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Game lets players stump for Bush, Kerry

Think you can plan a better campaign than the president or his challenger? Ubisoft's newest PC game lets players manage the election effort of either man or create a fictional candidate.

The typical video game calls for players to shoot aliens, race cars and beat enemies into submission, but publisher Ubisoft Entertainment has decided gamers may also enjoy stumping for votes at a nursing home somewhere in Ohio.

The company said Wednesday that it has signed a deal to publish "The Political Machine," a new game for PCs that puts players in control of the 2004 presidential campaigns of either incumbent President Bush or his Democratic challenger, Sen. John Kerry.

Players will also have the option of creating their own Republican or Democratic candidate or managing the campaign of a historical figure like Ronald Reagan or Franklin Roosevelt.

The game will allow players to raise funds, barnstorm for votes and join candidate debates.

"We figured it would be kind of fun to be able to go around the country and try to take out ads, debate on the issues that are out there...and see how different candidates played up against each other," Brad Wardell, the game's designer, told Reuters.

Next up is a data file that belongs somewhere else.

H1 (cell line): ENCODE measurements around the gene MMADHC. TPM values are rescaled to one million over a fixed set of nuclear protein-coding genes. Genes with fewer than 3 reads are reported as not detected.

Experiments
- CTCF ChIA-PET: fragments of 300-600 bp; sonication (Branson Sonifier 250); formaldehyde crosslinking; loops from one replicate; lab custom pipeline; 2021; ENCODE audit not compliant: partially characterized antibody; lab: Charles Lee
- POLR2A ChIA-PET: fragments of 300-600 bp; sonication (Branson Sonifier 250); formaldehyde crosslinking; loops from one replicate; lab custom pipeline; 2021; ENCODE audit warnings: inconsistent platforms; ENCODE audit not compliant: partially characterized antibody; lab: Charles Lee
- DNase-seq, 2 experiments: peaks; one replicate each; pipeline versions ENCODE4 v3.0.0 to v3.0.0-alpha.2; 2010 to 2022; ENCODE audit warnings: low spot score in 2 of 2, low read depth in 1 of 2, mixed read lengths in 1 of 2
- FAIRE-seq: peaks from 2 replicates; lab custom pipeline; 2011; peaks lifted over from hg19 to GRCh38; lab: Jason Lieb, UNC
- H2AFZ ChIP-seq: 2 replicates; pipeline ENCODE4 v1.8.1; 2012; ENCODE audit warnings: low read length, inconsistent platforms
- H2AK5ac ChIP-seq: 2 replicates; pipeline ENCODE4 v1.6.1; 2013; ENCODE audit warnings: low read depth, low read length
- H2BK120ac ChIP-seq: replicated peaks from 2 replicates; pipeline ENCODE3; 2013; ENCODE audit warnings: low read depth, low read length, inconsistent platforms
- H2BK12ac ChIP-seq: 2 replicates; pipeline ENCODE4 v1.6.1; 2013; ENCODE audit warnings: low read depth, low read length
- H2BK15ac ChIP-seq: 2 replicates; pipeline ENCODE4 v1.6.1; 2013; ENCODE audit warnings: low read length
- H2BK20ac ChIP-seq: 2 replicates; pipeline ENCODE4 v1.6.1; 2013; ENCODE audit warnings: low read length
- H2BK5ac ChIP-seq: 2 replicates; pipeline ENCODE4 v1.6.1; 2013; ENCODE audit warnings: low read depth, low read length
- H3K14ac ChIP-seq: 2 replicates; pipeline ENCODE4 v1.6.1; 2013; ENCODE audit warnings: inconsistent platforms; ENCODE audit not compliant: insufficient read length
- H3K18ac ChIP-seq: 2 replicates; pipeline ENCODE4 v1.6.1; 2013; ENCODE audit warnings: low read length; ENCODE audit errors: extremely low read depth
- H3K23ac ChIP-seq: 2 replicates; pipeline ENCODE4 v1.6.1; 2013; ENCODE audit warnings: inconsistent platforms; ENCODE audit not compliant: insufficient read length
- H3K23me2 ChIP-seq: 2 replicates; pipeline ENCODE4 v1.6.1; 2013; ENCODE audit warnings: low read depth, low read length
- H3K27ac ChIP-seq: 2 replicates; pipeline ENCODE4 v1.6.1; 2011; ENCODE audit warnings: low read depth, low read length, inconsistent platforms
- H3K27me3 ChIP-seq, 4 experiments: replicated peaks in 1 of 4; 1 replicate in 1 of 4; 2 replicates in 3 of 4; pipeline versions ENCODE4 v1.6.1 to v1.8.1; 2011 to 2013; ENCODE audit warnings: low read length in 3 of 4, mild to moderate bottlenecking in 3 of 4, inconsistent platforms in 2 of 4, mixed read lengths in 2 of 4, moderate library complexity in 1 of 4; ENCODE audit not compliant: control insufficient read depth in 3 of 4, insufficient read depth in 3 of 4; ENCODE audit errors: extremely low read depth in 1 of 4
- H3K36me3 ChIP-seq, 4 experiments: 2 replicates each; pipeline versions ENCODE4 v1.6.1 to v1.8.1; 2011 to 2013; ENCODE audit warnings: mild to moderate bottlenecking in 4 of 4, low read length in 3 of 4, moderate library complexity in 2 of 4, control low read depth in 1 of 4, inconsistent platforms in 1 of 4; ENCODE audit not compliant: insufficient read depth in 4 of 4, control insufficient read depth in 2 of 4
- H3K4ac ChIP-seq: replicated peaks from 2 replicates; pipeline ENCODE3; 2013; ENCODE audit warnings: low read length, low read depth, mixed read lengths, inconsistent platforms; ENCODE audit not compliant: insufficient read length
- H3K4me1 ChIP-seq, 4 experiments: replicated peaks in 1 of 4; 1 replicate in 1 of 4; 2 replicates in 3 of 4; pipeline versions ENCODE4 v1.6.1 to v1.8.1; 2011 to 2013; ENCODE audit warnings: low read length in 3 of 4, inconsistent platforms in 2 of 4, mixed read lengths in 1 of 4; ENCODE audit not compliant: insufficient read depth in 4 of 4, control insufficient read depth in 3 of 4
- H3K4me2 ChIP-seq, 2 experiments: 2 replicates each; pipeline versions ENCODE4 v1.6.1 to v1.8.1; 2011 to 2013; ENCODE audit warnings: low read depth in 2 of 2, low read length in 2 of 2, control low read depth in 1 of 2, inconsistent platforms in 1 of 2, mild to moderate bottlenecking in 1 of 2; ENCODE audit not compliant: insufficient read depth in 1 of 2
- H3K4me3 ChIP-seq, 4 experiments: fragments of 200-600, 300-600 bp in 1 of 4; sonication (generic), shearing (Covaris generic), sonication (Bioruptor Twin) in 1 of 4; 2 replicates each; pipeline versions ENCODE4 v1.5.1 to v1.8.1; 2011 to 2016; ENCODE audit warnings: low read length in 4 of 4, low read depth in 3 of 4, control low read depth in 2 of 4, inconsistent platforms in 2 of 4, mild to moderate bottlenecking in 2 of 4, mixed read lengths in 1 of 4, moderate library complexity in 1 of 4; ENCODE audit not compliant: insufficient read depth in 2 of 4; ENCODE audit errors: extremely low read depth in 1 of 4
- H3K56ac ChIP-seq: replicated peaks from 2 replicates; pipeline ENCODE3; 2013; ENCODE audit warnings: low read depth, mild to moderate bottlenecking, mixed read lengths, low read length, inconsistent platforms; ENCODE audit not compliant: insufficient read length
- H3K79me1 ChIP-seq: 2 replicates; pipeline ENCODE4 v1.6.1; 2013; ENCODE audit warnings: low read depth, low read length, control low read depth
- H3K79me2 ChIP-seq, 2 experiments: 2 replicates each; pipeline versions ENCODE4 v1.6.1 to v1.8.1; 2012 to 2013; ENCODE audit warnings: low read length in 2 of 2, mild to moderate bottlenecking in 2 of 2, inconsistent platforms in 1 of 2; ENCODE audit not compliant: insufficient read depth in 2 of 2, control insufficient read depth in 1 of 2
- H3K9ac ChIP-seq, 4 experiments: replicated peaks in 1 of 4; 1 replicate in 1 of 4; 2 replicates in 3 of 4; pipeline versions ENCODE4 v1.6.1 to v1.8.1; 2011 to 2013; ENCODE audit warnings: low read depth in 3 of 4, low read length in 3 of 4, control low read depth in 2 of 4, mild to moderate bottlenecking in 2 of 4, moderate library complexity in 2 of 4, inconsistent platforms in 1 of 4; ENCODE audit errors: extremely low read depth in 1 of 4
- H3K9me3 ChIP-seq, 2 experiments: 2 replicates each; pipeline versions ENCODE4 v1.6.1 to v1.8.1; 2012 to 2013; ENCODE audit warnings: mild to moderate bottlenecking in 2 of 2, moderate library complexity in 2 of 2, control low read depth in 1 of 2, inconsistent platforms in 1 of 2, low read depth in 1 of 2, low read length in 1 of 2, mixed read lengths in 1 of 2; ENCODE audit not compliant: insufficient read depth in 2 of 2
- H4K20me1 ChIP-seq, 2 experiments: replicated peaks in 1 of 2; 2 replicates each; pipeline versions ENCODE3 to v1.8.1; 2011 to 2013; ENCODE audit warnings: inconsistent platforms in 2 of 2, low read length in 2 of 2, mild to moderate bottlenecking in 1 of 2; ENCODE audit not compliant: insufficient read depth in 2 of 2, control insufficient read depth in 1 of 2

Taking turns against the computer or another live player, budding "campaign managers" will have to manage a budget, coordinate strategy and give interviews on spoof political TV shows like "60 Seconds" and the "O'Maley Factor."

Most of the game's demographic data is gathered from the U.S. Census, and candidates rise in the polls by appealing to states on the issues judged most important to them.

That will require players to finesse their message to gain the backing of special interest groups and get as many states as possible on board with their candidate, Wardell said.

"A player who's not a political junkie quickly learns why real-world candidates seemingly flip-flop on the issues," Wardell said.

The game is expected to be released sometime this summer, between the Democratic convention in July and the Republican convention in August.

Wardell said the public seems to be more evenly split between the two parties and the candidates than in the past, which may make the game more interesting.

"We wanted to do this before the 2000 election, but our models said Al Gore was going to win, so we decided not to do it," he said.

And while the game is clearly fallible as a predictive tool, Wardell said it offered some insight into real-life politics.

"According to our model, Kerry should pick Gephardt as his VP," he said, referring to Rep. Richard Gephardt of Missouri, who has said he could deliver states like Iowa and Missouri.

So what about the outcome in November? "Right now, according to the model, Bush is going to lose by quite a bit," Wardell said.

Story Copyright  © 2004 Reuters Limited.  All rights reserved.